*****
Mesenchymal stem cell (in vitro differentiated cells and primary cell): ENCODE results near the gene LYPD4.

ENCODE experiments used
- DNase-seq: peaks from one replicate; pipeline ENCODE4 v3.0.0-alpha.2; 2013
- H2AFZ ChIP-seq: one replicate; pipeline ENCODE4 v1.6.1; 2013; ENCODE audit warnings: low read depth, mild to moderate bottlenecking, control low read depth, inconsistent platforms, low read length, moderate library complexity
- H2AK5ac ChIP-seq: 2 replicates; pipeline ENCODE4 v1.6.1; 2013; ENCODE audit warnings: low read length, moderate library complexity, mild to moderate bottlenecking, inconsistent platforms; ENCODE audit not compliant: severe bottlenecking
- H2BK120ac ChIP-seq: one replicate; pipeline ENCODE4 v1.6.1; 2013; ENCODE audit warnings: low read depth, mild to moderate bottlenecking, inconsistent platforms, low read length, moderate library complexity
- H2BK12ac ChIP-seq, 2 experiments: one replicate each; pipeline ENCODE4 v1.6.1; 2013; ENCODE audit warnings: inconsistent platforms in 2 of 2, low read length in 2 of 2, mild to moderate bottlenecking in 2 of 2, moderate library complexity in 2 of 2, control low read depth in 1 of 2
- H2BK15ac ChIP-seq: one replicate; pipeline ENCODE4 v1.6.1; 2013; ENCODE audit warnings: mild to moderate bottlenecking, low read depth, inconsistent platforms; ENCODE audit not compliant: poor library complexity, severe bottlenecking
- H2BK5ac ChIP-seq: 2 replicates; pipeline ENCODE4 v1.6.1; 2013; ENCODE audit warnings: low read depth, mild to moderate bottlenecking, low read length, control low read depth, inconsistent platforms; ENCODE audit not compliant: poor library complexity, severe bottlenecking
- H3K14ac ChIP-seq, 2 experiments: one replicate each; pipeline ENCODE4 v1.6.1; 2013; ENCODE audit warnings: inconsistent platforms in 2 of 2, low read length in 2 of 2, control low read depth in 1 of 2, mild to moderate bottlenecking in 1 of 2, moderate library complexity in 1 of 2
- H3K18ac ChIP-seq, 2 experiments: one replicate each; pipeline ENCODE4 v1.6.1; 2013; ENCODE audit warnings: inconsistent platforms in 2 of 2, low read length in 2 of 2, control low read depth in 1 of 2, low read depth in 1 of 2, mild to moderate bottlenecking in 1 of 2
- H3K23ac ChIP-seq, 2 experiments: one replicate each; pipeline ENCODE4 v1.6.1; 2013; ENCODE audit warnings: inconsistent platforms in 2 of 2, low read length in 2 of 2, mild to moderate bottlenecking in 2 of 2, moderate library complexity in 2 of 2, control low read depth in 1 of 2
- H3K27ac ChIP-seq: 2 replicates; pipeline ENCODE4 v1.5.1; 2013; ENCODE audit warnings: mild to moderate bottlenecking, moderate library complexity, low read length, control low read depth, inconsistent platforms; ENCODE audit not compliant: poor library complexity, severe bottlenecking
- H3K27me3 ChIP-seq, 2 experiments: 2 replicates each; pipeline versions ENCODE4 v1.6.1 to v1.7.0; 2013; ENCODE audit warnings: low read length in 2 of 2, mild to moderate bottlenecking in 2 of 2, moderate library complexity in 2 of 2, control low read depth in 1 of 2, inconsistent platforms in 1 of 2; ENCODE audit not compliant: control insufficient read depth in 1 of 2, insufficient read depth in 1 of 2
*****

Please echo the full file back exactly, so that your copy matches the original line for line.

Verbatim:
Mesenchymal stem cell (in vitro differentiated cells and primary cell): ENCODE results near the gene LYPD4.

ENCODE experiments used
- DNase-seq: peaks from one replicate; pipeline ENCODE4 v3.0.0-alpha.2; 2013
- H2AFZ ChIP-seq: one replicate; pipeline ENCODE4 v1.6.1; 2013; ENCODE audit warnings: low read depth, mild to moderate bottlenecking, control low read depth, inconsistent platforms, low read length, moderate library complexity
- H2AK5ac ChIP-seq: 2 replicates; pipeline ENCODE4 v1.6.1; 2013; ENCODE audit warnings: low read length, moderate library complexity, mild to moderate bottlenecking, inconsistent platforms; ENCODE audit not compliant: severe bottlenecking
- H2BK120ac ChIP-seq: one replicate; pipeline ENCODE4 v1.6.1; 2013; ENCODE audit warnings: low read depth, mild to moderate bottlenecking, inconsistent platforms, low read length, moderate library complexity
- H2BK12ac ChIP-seq, 2 experiments: one replicate each; pipeline ENCODE4 v1.6.1; 2013; ENCODE audit warnings: inconsistent platforms in 2 of 2, low read length in 2 of 2, mild to moderate bottlenecking in 2 of 2, moderate library complexity in 2 of 2, control low read depth in 1 of 2
- H2BK15ac ChIP-seq: one replicate; pipeline ENCODE4 v1.6.1; 2013; ENCODE audit warnings: mild to moderate bottlenecking, low read depth, inconsistent platforms; ENCODE audit not compliant: poor library complexity, severe bottlenecking
- H2BK5ac ChIP-seq: 2 replicates; pipeline ENCODE4 v1.6.1; 2013; ENCODE audit warnings: low read depth, mild to moderate bottlenecking, low read length, control low read depth, inconsistent platforms; ENCODE audit not compliant: poor library complexity, severe bottlenecking
- H3K14ac ChIP-seq, 2 experiments: one replicate each; pipeline ENCODE4 v1.6.1; 2013; ENCODE audit warnings: inconsistent platforms in 2 of 2, low read length in 2 of 2, control low read depth in 1 of 2, mild to moderate bottlenecking in 1 of 2, moderate library complexity in 1 of 2
- H3K18ac ChIP-seq, 2 experiments: one replicate each; pipeline ENCODE4 v1.6.1; 2013; ENCODE audit warnings: inconsistent platforms in 2 of 2, low read length in 2 of 2, control low read depth in 1 of 2, low read depth in 1 of 2, mild to moderate bottlenecking in 1 of 2
- H3K23ac ChIP-seq, 2 experiments: one replicate each; pipeline ENCODE4 v1.6.1; 2013; ENCODE audit warnings: inconsistent platforms in 2 of 2, low read length in 2 of 2, mild to moderate bottlenecking in 2 of 2, moderate library complexity in 2 of 2, control low read depth in 1 of 2
- H3K27ac ChIP-seq: 2 replicates; pipeline ENCODE4 v1.5.1; 2013; ENCODE audit warnings: mild to moderate bottlenecking, moderate library complexity, low read length, control low read depth, inconsistent platforms; ENCODE audit not compliant: poor library complexity, severe bottlenecking
- H3K27me3 ChIP-seq, 2 experiments: 2 replicates each; pipeline versions ENCODE4 v1.6.1 to v1.7.0; 2013; ENCODE audit warnings: low read length in 2 of 2, mild to moderate bottlenecking in 2 of 2, moderate library complexity in 2 of 2, control low read depth in 1 of 2, inconsistent platforms in 1 of 2; ENCODE audit not compliant: control insufficient read depth in 1 of 2, insufficient read depth in 1 of 2